After its launch,the Orbiter will go into Earth orbit and six engine firings will raise the orbit to a maximum of 2,15,000 km and a minimum of 600 km in about a month. The Orbiter is scheduled to head for Mars with a final firing of engines around November 30,2013,and will enter the Mars orbit on September 21,2014.

According to Nair,the Mangalyaan’s orbit distance of a minimum of 350 km and a maximum of 80,000 km around Mars is also not conducive to the best of experimentation. “With the orbit varying over such large distances,no meaningful experimentation can be done. Not even a good picture will come out of it,” he says.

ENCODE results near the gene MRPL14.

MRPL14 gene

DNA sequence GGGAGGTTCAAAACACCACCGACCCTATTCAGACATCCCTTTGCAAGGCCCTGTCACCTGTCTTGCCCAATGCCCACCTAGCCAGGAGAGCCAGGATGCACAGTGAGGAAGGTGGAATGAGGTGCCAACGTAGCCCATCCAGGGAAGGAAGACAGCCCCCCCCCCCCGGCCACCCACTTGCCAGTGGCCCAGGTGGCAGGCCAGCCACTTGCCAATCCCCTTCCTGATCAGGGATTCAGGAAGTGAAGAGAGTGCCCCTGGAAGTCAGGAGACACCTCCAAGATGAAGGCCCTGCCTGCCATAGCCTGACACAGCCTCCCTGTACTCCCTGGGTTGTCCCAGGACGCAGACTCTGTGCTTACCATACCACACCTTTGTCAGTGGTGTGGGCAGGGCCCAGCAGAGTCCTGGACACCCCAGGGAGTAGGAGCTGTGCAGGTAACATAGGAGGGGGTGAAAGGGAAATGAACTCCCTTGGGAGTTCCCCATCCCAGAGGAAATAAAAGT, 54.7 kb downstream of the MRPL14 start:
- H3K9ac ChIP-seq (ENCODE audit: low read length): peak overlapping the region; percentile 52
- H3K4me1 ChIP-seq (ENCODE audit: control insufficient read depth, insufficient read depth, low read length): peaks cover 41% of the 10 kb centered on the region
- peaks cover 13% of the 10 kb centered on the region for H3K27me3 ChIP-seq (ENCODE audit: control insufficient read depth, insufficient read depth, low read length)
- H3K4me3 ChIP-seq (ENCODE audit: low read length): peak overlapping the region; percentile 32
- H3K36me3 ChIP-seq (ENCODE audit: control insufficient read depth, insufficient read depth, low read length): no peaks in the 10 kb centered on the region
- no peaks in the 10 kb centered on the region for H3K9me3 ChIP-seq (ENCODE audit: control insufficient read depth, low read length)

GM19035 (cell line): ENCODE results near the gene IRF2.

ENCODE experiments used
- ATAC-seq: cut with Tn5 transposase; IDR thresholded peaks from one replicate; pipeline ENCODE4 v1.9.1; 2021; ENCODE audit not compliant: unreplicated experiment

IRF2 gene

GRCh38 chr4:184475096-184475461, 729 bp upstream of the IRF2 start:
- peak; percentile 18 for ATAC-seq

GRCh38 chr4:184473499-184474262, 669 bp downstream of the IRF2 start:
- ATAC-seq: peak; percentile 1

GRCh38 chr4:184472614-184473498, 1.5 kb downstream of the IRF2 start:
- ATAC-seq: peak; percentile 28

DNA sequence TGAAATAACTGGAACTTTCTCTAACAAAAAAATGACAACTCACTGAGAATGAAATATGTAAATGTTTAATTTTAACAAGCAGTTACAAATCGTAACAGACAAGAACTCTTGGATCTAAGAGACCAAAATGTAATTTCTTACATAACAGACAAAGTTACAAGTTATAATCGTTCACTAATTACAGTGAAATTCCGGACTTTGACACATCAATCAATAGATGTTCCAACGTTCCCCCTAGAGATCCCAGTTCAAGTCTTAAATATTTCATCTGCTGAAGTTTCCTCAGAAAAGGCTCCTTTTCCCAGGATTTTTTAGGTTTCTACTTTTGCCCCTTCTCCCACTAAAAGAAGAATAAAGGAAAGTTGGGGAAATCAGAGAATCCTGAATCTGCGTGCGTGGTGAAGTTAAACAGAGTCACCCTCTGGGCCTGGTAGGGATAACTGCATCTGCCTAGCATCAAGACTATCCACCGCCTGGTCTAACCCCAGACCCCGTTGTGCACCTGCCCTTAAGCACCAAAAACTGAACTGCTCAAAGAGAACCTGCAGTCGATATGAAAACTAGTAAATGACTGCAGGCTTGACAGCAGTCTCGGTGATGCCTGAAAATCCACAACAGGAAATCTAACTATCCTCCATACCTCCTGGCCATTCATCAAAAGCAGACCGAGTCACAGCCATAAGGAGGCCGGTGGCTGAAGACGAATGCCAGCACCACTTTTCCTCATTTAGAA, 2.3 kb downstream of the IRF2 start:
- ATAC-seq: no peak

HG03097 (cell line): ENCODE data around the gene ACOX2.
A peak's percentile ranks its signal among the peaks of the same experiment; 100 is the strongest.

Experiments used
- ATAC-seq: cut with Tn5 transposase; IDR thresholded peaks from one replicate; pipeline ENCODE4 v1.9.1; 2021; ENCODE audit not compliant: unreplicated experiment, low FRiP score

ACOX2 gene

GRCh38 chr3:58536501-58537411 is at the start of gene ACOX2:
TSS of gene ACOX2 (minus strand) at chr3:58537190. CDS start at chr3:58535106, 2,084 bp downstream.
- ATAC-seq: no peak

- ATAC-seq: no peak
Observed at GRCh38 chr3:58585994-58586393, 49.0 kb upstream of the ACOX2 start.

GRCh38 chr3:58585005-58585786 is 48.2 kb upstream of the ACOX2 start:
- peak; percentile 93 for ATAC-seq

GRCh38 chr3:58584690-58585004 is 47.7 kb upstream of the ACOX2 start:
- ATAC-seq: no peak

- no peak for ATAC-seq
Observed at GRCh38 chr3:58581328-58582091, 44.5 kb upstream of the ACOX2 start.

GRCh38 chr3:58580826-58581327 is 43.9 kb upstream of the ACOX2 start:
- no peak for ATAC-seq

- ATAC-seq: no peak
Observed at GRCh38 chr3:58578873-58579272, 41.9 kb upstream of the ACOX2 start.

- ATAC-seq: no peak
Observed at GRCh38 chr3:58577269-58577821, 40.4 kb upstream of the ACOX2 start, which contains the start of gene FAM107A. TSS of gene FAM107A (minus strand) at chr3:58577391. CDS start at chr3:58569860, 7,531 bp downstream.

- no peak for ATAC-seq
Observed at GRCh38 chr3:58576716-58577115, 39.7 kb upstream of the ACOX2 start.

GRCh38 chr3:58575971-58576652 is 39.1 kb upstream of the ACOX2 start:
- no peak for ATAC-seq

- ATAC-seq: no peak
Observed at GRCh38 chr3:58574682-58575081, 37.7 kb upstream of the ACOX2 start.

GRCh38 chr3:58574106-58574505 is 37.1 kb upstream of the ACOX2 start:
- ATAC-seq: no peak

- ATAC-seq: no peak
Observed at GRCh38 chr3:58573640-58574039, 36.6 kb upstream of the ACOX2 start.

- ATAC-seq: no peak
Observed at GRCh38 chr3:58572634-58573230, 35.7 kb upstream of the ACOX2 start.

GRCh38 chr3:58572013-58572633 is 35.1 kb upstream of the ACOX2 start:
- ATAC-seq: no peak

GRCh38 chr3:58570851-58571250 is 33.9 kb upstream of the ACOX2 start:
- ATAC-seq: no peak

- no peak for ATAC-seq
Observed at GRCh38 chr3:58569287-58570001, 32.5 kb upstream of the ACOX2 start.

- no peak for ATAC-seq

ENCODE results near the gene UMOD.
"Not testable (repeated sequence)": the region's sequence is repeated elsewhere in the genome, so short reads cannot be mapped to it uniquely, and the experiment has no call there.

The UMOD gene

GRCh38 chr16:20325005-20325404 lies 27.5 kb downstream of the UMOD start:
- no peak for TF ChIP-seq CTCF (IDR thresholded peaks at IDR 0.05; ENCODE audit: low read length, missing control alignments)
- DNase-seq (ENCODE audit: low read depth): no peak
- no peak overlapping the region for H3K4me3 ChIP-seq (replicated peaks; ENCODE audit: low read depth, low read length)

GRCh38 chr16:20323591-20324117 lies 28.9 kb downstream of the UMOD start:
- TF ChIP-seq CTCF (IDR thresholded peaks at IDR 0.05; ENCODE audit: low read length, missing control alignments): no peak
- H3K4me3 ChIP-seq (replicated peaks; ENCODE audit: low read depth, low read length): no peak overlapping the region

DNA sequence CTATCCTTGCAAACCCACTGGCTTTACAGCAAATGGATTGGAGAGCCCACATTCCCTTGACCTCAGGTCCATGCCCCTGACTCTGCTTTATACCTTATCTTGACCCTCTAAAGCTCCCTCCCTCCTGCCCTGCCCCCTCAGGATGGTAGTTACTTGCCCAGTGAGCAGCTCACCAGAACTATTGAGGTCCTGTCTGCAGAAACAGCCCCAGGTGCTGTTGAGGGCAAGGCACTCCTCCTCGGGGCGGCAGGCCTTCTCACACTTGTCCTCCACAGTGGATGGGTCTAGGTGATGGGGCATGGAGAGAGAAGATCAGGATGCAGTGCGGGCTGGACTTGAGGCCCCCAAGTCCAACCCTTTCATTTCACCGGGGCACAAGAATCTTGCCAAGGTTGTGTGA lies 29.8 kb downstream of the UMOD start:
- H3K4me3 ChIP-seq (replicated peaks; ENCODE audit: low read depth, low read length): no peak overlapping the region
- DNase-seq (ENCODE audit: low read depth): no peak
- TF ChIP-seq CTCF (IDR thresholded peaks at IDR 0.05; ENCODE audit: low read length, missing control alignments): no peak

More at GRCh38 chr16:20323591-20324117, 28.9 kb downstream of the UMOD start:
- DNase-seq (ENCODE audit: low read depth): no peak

However,Annadurai counters him,saying that the Mangalyaan’s orbit will enable both near and far images of Mars.


There are already five other active Mars missions in progress in outer space—NASA’s 2001 Mars Odyssey Orbiter,the European Space Agency’s nearly 10-year-old Mars Express Orbiter,NASA’s nine-year-old Mars Exploration Rover called Opportunity,the seven-year-old Mars Reconnaisance Orbiter and the one-year-old Mars Science Laboratory rover called Curiosity.

Some of the experiments that the Mangalyaan Mission proposes to conduct,like searching for methane on Mars as an indicator of the possibility of life,have already been conducted by some of the recent missions.

NASA’s Curiosity rover,which reached Mars in August 2012,is roaming the surface of Mars conducting experiments and NASA scientists using data from Curiosity reported on September 19 that there is no methane—a possible indication that there may be no life on Mars.